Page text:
GOP leader criticizes Obama for opposing repeal of healthcare act

Senate Minority Leader Mitch McConnell (R-Ky.) on Wednesday criticized President Obama for opposing the GOP effort to repeal a key portion of the 2010 healthcare law. 

McConnell noted in his criticism on the Senate floor that the Obama administration itself decided the program is not financially viable.

The House today is expected to vote to repeal the Community Living Assistance Services and Supports (CLASS) program, a voluntary, long-term health program that the Department of Health and Human Services said in October had no viable path forward.

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"Yet for some reason, the president is unwilling to follow through on that conclusion by his own administration," McConnell said on the Senate floor. "He opposes today's vote over in the House.

"Despite admitting this program is doomed to fail, the Obama administration refuses to take it off the books."

McConnell speculated that Obama's opposition to the bill is based on his determination that to win reelection in November, Obama must continue blaming the prior administration for the weak economic recovery.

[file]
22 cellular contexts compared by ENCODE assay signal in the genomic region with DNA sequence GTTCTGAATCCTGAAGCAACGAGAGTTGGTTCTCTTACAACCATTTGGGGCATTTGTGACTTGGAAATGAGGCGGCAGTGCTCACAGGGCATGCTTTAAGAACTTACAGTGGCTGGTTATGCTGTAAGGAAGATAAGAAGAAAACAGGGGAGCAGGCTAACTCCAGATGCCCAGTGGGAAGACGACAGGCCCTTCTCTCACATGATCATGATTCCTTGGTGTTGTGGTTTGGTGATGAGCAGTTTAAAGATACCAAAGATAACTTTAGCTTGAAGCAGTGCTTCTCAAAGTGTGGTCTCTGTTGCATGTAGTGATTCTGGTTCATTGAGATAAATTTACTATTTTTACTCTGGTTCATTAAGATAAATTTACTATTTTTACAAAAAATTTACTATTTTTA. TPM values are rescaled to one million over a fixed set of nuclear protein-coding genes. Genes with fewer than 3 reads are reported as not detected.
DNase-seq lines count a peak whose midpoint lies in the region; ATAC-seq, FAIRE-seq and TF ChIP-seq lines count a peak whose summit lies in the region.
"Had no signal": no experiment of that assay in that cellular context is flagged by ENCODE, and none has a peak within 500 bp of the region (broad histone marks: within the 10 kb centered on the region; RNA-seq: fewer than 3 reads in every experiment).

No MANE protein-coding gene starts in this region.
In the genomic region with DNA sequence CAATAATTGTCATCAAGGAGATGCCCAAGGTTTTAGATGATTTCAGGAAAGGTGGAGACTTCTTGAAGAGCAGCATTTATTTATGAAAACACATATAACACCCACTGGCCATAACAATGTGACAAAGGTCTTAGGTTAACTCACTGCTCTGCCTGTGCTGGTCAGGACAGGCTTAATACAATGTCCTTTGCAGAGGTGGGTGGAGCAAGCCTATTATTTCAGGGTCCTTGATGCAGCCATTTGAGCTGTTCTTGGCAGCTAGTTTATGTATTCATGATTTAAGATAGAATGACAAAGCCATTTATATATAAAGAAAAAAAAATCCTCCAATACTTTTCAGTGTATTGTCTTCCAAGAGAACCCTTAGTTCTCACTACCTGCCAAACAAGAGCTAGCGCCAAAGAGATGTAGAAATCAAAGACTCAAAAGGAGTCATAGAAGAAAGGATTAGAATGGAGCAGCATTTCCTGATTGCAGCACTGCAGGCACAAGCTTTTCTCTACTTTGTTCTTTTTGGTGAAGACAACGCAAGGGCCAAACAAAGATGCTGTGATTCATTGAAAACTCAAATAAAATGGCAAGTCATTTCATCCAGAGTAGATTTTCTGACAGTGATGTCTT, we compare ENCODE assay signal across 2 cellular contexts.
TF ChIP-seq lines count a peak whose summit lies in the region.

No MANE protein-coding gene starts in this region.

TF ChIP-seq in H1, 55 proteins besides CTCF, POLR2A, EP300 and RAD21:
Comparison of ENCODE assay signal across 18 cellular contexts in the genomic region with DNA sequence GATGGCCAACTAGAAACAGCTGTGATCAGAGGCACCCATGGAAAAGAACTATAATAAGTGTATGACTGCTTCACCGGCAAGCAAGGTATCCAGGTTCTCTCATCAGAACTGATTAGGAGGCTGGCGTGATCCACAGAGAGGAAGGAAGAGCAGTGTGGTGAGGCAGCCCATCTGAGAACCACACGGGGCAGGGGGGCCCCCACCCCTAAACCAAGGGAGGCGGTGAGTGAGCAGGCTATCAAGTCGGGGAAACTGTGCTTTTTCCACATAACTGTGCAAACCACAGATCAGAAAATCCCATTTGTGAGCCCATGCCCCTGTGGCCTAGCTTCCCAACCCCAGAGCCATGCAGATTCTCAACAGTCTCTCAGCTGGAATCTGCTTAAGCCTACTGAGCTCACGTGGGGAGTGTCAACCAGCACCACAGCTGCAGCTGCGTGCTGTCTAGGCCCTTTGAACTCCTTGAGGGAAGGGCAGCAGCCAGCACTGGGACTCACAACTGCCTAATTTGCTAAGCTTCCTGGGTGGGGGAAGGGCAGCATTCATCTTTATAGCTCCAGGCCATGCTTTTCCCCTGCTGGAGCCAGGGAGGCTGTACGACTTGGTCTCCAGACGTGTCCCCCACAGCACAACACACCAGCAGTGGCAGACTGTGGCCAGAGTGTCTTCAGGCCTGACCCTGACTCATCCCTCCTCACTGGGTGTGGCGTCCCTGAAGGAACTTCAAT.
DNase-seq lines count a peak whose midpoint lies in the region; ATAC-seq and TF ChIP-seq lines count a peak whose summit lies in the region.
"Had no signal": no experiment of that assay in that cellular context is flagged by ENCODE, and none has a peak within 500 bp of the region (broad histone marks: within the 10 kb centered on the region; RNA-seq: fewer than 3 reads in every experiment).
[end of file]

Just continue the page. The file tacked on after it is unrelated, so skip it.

"The president is so determined to distract people from his own legislative record that he doesn't even want to have a conversation about it," McConnell said. "He's so determined, so determined to convince people that the ongoing economic crisis is somebody else's fault, that he's acting as though the first three years of his presidency never even happened."

McConnell added that the administration's continued support for a non-viable program runs counter to Obama's claim that he is willing to listen to people who have ideas about how to improve the 2010 healthcare law.

"This refusal is all the more remarkable given the fact that President Obama has repeatedly said that he is willing to listen to critics of his healthcare bill if they come up with ways to improve it," he said. "When it comes to the CLASS Act, the president doesn't even appear willing to listen to himself."